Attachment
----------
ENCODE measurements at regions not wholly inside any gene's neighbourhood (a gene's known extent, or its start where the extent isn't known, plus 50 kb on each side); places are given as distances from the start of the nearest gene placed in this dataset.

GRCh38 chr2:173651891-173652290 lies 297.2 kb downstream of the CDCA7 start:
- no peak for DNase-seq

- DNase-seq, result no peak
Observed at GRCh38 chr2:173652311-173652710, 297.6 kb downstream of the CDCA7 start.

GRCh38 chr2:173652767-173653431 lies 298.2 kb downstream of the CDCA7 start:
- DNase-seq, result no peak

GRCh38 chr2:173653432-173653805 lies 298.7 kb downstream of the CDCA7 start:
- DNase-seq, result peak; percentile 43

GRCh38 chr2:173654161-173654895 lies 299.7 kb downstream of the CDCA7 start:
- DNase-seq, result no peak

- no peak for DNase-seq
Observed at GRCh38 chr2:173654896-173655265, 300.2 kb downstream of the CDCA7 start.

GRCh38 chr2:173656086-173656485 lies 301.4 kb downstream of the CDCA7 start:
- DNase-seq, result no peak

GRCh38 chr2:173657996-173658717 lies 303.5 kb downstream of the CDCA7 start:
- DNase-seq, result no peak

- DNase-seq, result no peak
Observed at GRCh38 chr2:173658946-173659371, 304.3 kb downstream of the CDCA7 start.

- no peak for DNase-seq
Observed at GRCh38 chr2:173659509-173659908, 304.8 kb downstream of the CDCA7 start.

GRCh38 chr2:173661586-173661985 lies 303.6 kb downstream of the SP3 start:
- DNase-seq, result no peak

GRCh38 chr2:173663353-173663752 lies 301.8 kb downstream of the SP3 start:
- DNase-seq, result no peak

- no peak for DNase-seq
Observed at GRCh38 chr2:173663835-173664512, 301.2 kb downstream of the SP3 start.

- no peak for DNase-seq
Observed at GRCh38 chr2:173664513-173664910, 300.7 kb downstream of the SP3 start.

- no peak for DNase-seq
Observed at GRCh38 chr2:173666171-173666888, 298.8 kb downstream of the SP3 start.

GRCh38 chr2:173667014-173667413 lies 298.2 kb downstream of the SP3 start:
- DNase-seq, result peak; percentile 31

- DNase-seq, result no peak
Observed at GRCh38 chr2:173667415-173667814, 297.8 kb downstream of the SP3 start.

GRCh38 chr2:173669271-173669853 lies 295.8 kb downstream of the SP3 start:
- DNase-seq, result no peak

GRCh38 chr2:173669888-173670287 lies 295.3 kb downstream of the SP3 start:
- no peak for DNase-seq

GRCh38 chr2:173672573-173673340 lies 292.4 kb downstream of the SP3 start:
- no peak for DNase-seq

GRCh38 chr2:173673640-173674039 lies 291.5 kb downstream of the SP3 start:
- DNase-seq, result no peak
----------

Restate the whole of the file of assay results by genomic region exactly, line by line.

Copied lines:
ENCODE measurements at regions not wholly inside any gene's neighbourhood (a gene's known extent, or its start where the extent isn't known, plus 50 kb on each side); places are given as distances from the start of the nearest gene placed in this dataset.

GRCh38 chr2:173651891-173652290 lies 297.2 kb downstream of the CDCA7 start:
- no peak for DNase-seq

- DNase-seq, result no peak
Observed at GRCh38 chr2:173652311-173652710, 297.6 kb downstream of the CDCA7 start.

GRCh38 chr2:173652767-173653431 lies 298.2 kb downstream of the CDCA7 start:
- DNase-seq, result no peak

GRCh38 chr2:173653432-173653805 lies 298.7 kb downstream of the CDCA7 start:
- DNase-seq, result peak; percentile 43

GRCh38 chr2:173654161-173654895 lies 299.7 kb downstream of the CDCA7 start:
- DNase-seq, result no peak

- no peak for DNase-seq
Observed at GRCh38 chr2:173654896-173655265, 300.2 kb downstream of the CDCA7 start.

GRCh38 chr2:173656086-173656485 lies 301.4 kb downstream of the CDCA7 start:
- DNase-seq, result no peak

GRCh38 chr2:173657996-173658717 lies 303.5 kb downstream of the CDCA7 start:
- DNase-seq, result no peak

- DNase-seq, result no peak
Observed at GRCh38 chr2:173658946-173659371, 304.3 kb downstream of the CDCA7 start.

- no peak for DNase-seq
Observed at GRCh38 chr2:173659509-173659908, 304.8 kb downstream of the CDCA7 start.

GRCh38 chr2:173661586-173661985 lies 303.6 kb downstream of the SP3 start:
- DNase-seq, result no peak

GRCh38 chr2:173663353-173663752 lies 301.8 kb downstream of the SP3 start:
- DNase-seq, result no peak

- no peak for DNase-seq
Observed at GRCh38 chr2:173663835-173664512, 301.2 kb downstream of the SP3 start.

- no peak for DNase-seq
Observed at GRCh38 chr2:173664513-173664910, 300.7 kb downstream of the SP3 start.

- no peak for DNase-seq
Observed at GRCh38 chr2:173666171-173666888, 298.8 kb downstream of the SP3 start.

GRCh38 chr2:173667014-173667413 lies 298.2 kb downstream of the SP3 start:
- DNase-seq, result peak; percentile 31

- DNase-seq, result no peak
Observed at GRCh38 chr2:173667415-173667814, 297.8 kb downstream of the SP3 start.

GRCh38 chr2:173669271-173669853 lies 295.8 kb downstream of the SP3 start:
- DNase-seq, result no peak

GRCh38 chr2:173669888-173670287 lies 295.3 kb downstream of the SP3 start:
- no peak for DNase-seq

GRCh38 chr2:173672573-173673340 lies 292.4 kb downstream of the SP3 start:
- no peak for DNase-seq

GRCh38 chr2:173673640-173674039 lies 291.5 kb downstream of the SP3 start:
- DNase-seq, result no peak